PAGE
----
This brings me to the second and definitely more unfortunate divide, one among the players themselves. While most cricketers active during Chappell’s reign have sided with Sachin, a disturbing development is the early aloofness and then curtness exhibited by Dravid in the aftermath of the preview. His initial statement, “I am sorry but I haven’t read the excerpt. That was a private conversation between two people and I am not privy to that”, in an interview with ESPNCricinfo, seemed to be a diplomatic attempt to avoid an awkward situation, being the gentleman he is, but a parting shot at being interested more in the master blaster’s batsmanship as opposed to the controversies in the book, seemed a tad too dismissive.Dravid was not as diplomatic when it came to responding to Ganguly’s statement that The Wall had shared with him his inability to control the former coach. When asked to comment by a news channel, Dravid was brusque in denying it, and even added an uncharacteristically harsh ‘he can’t put words in my mouth’, referring to Ganguly. So far, the elegant southpaw has not responded, but if he does, of which there is every possibility given his past reactions in similar situations, it could lead to an escalating war of words between two of the greatest cricketers the country has ever produced. If one or two more cricketing heavyweights lend their voices against Sachin’s allegations, the rift would get even more pronounced; not exactly an ideal scenario for a team just months away from its title defense of the greatest trophy in limited overs cricket.Has Chappell fired an arrow from Sachin’s bow?Getting back to the alleged antagonist in the story, Chappell has issued a customary statement which categorically denies the allegations against him. In attempting to capture an opinion from Down Under, I observed that while the Australian daily, The Age, titled this story as ‘Chappell gets defensive over Tendulkar’s autobiography charge,’  the newspaper makes no effort to defend the Adelaidean, and just documents turn of events almost verbatim to that splashed across Indian dailies and websites.This leaves us with the most poignant question of all – what purpose does the reprisal of the Chappell saga serve? If the intention is to lay bare before the world the former coach’s atrocities, Ganguly did that eons ago, and in terms of credibility, there was no reason to doubt him either. On the contrary, this does pose an uneasy question on the silence of the maestro all this while. Had he been more vocal when the southpaw was screaming from the rooftops about Chappell’s inadequacies, the South Australian may have faced a swifter eviction, and his alleged negative influence on the 2007 World Cup campaign avoided. If the idea is to mete out belated punishment for tampering with a successful team, as national talent manager for Cricket Australia, Chappell’s professional aspirations are not likely to be affected. Even otherwise, the Adelaidean’s autocratic nature is no secret in cricketing echelons, and administrative bodies who rate his talent above this drawback will continue to engage with him.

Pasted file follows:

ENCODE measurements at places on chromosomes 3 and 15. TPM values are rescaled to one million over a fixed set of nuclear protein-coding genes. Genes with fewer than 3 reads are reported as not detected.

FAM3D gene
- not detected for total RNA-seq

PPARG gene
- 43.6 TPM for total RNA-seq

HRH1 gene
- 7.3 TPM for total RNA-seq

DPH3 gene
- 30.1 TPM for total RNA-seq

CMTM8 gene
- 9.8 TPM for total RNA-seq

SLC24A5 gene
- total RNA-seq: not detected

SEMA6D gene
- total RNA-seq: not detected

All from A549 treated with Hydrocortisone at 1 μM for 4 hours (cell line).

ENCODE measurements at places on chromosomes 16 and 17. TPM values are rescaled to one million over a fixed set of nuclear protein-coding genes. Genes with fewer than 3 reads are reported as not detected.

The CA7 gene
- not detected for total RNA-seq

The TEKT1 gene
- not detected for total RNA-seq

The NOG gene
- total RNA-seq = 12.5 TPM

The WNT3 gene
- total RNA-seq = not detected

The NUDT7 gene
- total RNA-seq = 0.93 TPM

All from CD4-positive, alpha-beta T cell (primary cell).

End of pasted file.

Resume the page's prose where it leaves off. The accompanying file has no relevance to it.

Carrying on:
The only visible impact thus far has been signs of infighting among some of the country’s most respected cricketers, and if it mushrooms, Sachin would have unwittingly aided Chappell in the one mission he left incomplete – creating a public rift among the Big Four, who still command huge fan-followings even after retirement. For the sake of the country where cricket hysteria borders on fanaticism, I hope such a possibility never materializes, or for all the best intentions behind this disclosure, Chappell may well have the last laugh.

This article was first published on Sportskeeda: 
http://www.sportskeeda.com/cricket/sachin-tendulkar-autobiography-greg-chappell-last-laugh